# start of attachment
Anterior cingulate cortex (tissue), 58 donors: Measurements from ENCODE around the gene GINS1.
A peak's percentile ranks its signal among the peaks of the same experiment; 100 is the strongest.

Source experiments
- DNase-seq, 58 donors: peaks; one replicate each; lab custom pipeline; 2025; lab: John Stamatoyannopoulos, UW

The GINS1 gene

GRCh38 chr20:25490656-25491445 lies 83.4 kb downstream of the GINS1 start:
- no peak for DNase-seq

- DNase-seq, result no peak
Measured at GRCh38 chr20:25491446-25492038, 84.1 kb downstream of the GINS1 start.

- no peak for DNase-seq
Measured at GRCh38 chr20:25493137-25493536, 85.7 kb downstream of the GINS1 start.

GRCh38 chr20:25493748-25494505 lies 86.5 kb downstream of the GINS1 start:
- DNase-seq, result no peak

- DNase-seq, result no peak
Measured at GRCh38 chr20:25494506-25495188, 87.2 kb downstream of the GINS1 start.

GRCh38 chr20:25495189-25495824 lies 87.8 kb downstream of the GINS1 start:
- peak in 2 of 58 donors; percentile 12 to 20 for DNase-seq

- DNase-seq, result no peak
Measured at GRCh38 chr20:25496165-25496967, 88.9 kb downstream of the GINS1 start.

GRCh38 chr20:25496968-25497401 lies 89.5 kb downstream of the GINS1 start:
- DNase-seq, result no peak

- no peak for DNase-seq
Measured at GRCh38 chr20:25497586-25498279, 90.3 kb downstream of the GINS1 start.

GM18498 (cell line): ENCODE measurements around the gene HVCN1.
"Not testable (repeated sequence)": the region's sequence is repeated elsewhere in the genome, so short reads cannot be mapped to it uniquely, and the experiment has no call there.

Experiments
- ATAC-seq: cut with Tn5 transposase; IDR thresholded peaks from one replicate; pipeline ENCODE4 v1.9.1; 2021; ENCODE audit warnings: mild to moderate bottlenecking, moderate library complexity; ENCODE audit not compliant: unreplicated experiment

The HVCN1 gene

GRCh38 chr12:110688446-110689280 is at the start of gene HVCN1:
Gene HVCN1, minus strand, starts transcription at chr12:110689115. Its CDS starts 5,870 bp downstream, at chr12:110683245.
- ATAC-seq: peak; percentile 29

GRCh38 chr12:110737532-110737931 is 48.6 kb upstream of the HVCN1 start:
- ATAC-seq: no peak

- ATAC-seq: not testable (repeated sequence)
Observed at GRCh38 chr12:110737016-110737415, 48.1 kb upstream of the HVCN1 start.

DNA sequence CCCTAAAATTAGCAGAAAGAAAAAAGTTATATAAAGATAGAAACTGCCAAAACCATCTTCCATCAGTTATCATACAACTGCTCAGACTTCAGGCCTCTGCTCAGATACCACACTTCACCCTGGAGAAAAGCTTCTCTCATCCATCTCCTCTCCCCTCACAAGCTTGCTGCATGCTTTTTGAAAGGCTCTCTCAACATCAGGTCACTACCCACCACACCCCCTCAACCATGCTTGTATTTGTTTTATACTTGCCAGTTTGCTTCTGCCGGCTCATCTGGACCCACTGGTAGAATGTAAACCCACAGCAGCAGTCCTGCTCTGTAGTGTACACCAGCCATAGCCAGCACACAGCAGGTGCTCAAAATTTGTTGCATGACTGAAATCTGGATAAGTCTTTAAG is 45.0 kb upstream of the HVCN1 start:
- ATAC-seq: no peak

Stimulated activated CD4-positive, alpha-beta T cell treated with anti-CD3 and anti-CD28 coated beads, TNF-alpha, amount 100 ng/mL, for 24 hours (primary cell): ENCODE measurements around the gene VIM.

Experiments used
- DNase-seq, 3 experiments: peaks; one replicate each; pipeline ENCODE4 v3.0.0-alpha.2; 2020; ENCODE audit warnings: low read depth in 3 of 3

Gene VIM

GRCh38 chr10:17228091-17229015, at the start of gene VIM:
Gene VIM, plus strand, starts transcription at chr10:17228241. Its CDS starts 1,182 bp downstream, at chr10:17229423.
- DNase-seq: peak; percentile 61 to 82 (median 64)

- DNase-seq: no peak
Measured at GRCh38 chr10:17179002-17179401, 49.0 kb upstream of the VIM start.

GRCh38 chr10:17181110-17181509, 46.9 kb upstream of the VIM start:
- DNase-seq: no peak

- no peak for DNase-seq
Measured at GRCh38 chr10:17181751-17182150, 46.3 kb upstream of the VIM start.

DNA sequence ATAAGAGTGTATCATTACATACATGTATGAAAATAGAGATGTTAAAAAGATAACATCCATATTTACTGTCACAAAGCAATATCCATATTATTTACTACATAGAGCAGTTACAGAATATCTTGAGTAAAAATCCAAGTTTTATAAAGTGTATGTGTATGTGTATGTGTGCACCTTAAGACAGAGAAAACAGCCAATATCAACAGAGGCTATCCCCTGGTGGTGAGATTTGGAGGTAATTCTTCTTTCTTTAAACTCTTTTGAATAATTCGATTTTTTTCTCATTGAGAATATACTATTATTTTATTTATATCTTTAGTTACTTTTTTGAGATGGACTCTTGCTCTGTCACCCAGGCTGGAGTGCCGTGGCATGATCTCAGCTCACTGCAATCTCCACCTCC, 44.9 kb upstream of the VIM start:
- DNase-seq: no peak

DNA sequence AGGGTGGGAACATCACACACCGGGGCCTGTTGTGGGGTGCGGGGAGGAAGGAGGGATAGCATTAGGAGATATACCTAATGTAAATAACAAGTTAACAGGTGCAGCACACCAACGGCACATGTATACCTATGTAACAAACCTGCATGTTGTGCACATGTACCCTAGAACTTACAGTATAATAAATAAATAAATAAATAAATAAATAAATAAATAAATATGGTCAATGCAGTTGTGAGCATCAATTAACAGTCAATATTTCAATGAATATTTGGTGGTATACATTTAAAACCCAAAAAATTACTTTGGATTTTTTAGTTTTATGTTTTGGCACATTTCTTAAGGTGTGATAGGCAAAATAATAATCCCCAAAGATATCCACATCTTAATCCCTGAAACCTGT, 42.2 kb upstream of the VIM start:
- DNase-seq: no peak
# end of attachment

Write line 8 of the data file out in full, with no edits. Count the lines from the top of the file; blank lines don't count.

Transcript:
- DNase-seq, result no peak